The Justice Department announced the creation of three strike force teams created to enhance its efforts to combat and prevent COVID-related fraud.
The three teams will operate out of the U.S. Attorney’s Offices in the Southern District of Florida, the District of Maryland and a joint effort between the Central and Eastern Districts of California.
The teams are comprised of prosecutors and agents from the Department of Labor Office of Inspector General, the Small Business Administration Office of Inspector General, the Department of Homeland Security Office of Inspector General, the FBI, the U.S. Secret Service, Homeland Security Investigations, Internal Revenue Service Criminal Investigations and the U.S. Postal Inspection Service, with assistance from the Pandemic Response Accountability Committee and the Special Inspector General for Pandemic Recovery.
"Since the start of this pandemic, the Justice Department has seized over $1.2 billion in relief funds that criminals were attempting to steal, and charged over 1,500 defendants with crimes in federal districts across the country, but our work is far from over," Attorney General Merrick Garland said in a Wednesday release. "The Department will continue to work relentlessly to combat pandemic fraud and hold accountable those who perpetrate it."
The efforts have resulted in criminal charges against over 1,500 defendants with alleged losses exceeding $1.1 billion, the seizure of over $1.2 billion in relief funds and the civil investigations into more than 1,800 individuals and entities for alleged misconduct in connection with pandemic relief loans totaling more than $6 billion, the DOJ said.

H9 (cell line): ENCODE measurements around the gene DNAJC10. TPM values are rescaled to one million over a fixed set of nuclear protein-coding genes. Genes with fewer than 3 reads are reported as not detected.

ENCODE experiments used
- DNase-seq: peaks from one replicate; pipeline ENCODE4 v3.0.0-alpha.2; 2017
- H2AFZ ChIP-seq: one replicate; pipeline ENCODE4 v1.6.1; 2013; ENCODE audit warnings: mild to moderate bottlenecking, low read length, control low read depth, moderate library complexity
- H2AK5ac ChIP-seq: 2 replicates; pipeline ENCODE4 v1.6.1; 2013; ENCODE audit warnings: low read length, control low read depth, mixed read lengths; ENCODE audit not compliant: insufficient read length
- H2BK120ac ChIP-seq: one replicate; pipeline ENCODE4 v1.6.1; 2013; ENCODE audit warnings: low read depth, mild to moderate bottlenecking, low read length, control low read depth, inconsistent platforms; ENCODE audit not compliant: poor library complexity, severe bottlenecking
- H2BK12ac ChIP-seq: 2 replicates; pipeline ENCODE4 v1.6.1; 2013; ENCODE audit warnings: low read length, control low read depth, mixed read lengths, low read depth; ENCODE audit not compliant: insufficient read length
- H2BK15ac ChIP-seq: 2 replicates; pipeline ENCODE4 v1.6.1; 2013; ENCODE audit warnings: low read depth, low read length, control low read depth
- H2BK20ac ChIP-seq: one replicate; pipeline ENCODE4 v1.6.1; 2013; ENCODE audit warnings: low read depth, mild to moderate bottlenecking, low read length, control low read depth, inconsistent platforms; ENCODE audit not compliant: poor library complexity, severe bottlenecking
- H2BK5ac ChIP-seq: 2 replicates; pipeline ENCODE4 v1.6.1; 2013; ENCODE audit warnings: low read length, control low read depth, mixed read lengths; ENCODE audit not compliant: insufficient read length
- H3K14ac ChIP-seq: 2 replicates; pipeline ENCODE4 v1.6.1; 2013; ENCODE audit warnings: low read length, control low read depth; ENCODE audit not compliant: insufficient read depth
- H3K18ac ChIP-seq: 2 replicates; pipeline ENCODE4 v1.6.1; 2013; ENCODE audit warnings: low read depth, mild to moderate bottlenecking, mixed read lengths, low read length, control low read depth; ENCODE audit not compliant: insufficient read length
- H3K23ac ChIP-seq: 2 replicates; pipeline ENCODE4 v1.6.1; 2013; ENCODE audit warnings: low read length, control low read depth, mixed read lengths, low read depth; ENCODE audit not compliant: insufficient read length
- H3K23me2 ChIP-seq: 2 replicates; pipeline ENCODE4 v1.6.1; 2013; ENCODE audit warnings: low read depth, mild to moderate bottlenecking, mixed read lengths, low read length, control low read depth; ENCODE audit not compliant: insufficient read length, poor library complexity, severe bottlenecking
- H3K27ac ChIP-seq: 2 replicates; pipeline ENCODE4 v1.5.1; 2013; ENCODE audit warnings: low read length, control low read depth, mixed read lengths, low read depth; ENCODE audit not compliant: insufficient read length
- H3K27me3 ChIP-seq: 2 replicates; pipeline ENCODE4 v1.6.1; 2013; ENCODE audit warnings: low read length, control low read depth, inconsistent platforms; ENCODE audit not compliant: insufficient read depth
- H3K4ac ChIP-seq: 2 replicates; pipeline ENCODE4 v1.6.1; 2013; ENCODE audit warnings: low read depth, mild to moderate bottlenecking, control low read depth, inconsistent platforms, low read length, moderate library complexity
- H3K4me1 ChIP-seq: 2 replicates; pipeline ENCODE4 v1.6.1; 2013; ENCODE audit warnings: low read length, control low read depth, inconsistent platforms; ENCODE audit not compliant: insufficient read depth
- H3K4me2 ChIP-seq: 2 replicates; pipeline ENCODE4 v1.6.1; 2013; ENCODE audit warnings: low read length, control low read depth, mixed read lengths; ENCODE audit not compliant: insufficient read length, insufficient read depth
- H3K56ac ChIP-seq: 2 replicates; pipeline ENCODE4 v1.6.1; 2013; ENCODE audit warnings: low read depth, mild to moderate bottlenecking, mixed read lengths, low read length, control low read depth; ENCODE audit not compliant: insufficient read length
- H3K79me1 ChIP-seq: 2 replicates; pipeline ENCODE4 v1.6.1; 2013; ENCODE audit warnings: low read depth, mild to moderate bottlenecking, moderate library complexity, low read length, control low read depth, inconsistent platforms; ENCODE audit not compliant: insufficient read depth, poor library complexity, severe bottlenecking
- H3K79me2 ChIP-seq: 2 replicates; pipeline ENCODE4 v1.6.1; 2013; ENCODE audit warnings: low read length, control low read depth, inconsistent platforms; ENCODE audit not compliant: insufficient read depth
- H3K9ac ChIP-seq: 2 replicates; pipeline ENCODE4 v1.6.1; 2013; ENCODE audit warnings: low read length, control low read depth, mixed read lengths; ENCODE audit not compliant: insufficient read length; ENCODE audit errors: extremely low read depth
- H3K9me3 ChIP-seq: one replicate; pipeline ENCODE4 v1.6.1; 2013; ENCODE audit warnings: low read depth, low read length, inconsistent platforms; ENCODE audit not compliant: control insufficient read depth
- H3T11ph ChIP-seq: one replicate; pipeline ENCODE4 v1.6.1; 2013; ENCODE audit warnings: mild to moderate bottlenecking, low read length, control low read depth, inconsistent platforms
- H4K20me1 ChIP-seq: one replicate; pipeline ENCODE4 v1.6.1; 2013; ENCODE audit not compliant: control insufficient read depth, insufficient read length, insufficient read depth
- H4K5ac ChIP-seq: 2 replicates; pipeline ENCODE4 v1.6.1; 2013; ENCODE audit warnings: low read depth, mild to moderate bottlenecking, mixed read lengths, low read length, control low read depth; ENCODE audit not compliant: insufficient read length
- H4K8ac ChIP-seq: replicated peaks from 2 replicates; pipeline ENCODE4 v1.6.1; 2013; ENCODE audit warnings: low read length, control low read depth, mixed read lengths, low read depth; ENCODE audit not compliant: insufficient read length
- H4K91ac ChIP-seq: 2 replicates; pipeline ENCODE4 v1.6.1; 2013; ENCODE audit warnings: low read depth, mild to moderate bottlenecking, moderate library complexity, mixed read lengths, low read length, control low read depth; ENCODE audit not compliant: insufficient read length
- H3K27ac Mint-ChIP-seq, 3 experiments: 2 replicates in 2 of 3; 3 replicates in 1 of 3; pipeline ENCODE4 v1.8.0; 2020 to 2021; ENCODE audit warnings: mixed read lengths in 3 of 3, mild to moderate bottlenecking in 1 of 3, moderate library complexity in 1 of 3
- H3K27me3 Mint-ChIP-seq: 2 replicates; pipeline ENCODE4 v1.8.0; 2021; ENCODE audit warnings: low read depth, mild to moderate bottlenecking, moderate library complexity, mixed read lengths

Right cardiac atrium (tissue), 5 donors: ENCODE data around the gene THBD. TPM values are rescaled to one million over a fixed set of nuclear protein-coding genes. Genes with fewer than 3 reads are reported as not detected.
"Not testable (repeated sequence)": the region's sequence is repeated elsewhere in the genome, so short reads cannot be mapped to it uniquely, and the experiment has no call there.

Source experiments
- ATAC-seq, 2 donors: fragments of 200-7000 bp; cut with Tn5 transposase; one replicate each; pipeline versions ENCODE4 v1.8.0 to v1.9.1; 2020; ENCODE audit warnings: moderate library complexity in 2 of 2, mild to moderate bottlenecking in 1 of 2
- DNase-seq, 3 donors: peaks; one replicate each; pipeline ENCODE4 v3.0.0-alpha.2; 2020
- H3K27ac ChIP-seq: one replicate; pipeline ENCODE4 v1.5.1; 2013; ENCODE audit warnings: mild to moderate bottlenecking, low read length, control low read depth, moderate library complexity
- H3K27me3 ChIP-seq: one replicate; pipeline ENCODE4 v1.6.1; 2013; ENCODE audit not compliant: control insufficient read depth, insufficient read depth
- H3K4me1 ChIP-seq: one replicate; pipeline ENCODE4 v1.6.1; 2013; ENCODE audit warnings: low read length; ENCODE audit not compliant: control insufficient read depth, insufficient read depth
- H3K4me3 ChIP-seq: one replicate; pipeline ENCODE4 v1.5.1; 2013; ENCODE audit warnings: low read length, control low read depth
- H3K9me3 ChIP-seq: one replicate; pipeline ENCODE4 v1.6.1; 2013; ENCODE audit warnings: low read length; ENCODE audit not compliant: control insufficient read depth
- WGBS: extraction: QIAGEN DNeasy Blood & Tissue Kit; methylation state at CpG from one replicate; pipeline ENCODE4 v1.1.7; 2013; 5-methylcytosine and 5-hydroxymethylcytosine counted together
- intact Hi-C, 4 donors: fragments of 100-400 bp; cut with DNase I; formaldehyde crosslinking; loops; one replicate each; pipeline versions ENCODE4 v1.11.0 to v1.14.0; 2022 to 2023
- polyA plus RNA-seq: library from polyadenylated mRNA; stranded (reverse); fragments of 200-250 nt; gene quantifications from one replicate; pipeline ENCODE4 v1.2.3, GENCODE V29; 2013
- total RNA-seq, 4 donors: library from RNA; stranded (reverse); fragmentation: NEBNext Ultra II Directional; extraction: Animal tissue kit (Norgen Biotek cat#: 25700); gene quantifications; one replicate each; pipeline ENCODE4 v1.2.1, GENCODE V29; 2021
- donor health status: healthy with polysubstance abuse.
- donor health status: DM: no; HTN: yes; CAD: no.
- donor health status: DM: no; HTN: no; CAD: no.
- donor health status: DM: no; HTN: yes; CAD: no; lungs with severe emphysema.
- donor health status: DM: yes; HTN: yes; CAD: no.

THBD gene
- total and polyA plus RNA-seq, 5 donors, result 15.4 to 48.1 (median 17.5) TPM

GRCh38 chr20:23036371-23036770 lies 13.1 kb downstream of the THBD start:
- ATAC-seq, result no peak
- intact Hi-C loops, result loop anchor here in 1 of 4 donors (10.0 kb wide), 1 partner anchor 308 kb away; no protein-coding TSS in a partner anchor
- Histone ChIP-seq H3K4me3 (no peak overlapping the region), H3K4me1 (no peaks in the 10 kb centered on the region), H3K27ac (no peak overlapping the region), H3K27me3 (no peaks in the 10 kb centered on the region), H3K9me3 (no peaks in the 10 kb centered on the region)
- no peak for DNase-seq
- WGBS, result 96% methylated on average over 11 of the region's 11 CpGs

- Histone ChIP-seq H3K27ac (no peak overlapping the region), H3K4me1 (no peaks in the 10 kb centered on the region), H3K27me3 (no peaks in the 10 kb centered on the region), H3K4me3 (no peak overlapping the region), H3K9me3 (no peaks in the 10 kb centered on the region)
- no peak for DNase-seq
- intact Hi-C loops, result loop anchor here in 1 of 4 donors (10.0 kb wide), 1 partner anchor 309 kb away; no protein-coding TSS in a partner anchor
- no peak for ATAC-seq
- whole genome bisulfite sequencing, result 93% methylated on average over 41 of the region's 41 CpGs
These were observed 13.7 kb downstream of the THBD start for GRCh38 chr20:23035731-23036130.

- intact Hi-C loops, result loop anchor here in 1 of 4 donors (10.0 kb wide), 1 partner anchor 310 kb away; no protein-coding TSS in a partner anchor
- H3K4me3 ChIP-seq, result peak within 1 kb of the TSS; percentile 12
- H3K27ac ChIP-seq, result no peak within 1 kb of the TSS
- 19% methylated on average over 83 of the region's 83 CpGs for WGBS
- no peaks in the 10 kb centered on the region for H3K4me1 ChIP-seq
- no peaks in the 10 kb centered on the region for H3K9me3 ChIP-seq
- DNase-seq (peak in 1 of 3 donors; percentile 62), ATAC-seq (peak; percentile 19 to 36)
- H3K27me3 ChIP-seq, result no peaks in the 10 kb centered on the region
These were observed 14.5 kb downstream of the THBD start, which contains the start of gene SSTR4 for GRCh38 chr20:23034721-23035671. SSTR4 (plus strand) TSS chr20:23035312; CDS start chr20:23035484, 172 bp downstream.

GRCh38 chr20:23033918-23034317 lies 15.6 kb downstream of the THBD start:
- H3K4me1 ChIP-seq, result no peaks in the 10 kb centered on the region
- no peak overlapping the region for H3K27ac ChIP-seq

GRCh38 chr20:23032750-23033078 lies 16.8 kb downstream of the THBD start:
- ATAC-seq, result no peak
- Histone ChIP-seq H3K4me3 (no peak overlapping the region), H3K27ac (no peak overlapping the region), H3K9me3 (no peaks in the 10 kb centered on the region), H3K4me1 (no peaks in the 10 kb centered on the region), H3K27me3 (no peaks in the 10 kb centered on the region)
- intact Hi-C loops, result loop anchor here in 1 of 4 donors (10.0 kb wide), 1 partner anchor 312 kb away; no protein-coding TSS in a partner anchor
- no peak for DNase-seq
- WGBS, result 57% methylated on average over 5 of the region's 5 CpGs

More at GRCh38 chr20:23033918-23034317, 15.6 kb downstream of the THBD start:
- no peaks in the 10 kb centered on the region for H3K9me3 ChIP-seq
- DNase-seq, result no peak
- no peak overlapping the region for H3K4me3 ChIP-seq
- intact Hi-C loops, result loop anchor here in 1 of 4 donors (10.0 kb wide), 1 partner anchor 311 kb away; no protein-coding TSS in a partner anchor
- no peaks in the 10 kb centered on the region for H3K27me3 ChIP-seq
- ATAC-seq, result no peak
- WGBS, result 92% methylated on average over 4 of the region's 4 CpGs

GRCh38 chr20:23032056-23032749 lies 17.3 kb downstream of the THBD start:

"The Strike Force teams are the latest example of the Justice Department’s commitment to fight pandemic fraud," Chambers said. "The work being done by our prosecutors, trial attorneys, agents and partners on our COVID-19 Fraud Enforcement Task Force has been extraordinary. We’re going a step further today with the announcement of Strike Force teams to support, enhance, and continue the great work being done across the Department."
The Justice Department said that since its establishment of the COVID-19 Fraud Task Force in May 2021, it has worked closely with law enforcement partners to analyze data from state workforce agency partners and the Small Business Administration.
The strike force teams are designed to accelerate turning data analytics into criminal investigations.
The department said the prosecutor-led approach had previously proven successful in other organized crime arenas and would be key to dismantling the networks that stole pandemic relief funds."
Efforts to combat COVID-related fraud schemes have included cases involving the Paycheck Protection Program (PPP), Economic Injury Disaster Loan (EIDL) program, Unemployment Insurance (UI) programs and COVID-19 health care fraud enforcement.